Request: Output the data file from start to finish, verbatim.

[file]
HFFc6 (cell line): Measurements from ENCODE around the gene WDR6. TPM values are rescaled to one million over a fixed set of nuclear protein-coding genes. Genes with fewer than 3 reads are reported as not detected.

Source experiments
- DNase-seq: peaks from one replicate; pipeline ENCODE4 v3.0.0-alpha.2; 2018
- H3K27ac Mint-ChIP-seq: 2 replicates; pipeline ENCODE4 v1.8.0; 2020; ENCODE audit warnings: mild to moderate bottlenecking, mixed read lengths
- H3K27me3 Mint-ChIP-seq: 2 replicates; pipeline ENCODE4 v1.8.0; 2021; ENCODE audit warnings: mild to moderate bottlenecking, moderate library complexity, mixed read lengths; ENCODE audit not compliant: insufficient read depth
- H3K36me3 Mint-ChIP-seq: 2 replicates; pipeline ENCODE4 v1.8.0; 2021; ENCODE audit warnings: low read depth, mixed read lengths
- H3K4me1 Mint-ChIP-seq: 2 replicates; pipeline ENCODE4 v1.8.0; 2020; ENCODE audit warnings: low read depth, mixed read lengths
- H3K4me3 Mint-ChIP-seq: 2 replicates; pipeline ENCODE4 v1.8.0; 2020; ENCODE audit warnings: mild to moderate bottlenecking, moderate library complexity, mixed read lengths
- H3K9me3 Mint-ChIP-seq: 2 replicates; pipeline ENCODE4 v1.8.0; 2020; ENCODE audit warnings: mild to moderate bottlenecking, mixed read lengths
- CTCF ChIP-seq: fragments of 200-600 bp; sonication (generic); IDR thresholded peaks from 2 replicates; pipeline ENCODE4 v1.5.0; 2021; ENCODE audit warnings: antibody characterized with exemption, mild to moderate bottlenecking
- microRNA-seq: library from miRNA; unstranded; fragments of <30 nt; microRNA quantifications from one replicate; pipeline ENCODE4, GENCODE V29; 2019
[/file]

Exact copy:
HFFc6 (cell line): Measurements from ENCODE around the gene WDR6. TPM values are rescaled to one million over a fixed set of nuclear protein-coding genes. Genes with fewer than 3 reads are reported as not detected.

Source experiments
- DNase-seq: peaks from one replicate; pipeline ENCODE4 v3.0.0-alpha.2; 2018
- H3K27ac Mint-ChIP-seq: 2 replicates; pipeline ENCODE4 v1.8.0; 2020; ENCODE audit warnings: mild to moderate bottlenecking, mixed read lengths
- H3K27me3 Mint-ChIP-seq: 2 replicates; pipeline ENCODE4 v1.8.0; 2021; ENCODE audit warnings: mild to moderate bottlenecking, moderate library complexity, mixed read lengths; ENCODE audit not compliant: insufficient read depth
- H3K36me3 Mint-ChIP-seq: 2 replicates; pipeline ENCODE4 v1.8.0; 2021; ENCODE audit warnings: low read depth, mixed read lengths
- H3K4me1 Mint-ChIP-seq: 2 replicates; pipeline ENCODE4 v1.8.0; 2020; ENCODE audit warnings: low read depth, mixed read lengths
- H3K4me3 Mint-ChIP-seq: 2 replicates; pipeline ENCODE4 v1.8.0; 2020; ENCODE audit warnings: mild to moderate bottlenecking, moderate library complexity, mixed read lengths
- H3K9me3 Mint-ChIP-seq: 2 replicates; pipeline ENCODE4 v1.8.0; 2020; ENCODE audit warnings: mild to moderate bottlenecking, mixed read lengths
- CTCF ChIP-seq: fragments of 200-600 bp; sonication (generic); IDR thresholded peaks from 2 replicates; pipeline ENCODE4 v1.5.0; 2021; ENCODE audit warnings: antibody characterized with exemption, mild to moderate bottlenecking
- microRNA-seq: library from miRNA; unstranded; fragments of <30 nt; microRNA quantifications from one replicate; pipeline ENCODE4, GENCODE V29; 2019